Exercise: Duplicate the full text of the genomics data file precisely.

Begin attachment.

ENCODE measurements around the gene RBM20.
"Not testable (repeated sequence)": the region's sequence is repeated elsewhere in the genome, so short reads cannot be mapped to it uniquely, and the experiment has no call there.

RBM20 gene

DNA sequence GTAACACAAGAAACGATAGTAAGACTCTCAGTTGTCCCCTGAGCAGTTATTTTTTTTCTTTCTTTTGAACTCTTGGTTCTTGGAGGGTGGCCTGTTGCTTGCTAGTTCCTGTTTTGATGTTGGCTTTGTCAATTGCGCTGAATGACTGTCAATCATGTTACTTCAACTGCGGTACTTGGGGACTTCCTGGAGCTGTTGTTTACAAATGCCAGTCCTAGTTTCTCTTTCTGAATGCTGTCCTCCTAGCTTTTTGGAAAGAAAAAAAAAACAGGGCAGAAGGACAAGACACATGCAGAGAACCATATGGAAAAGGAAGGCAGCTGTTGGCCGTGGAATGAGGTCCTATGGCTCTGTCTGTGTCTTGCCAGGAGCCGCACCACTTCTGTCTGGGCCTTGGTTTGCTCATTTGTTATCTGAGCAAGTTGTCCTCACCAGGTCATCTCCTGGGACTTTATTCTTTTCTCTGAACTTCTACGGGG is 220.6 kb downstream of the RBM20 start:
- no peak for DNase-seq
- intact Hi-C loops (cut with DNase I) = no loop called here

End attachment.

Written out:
ENCODE measurements around the gene RBM20.
"Not testable (repeated sequence)": the region's sequence is repeated elsewhere in the genome, so short reads cannot be mapped to it uniquely, and the experiment has no call there.

RBM20 gene

DNA sequence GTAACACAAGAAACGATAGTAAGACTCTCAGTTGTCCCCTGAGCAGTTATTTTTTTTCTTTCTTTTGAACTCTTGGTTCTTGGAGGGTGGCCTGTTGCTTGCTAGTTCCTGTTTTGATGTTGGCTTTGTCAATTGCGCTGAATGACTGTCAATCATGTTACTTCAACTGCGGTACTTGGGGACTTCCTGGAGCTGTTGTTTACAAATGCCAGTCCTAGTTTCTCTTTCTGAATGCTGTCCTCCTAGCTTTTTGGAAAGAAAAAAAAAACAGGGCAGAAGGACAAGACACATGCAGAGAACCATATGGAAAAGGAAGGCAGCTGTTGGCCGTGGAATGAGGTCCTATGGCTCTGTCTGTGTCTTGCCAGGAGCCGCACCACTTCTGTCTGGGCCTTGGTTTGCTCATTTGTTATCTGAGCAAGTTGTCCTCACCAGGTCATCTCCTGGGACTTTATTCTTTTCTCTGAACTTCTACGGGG is 220.6 kb downstream of the RBM20 start:
- no peak for DNase-seq
- intact Hi-C loops (cut with DNase I) = no loop called here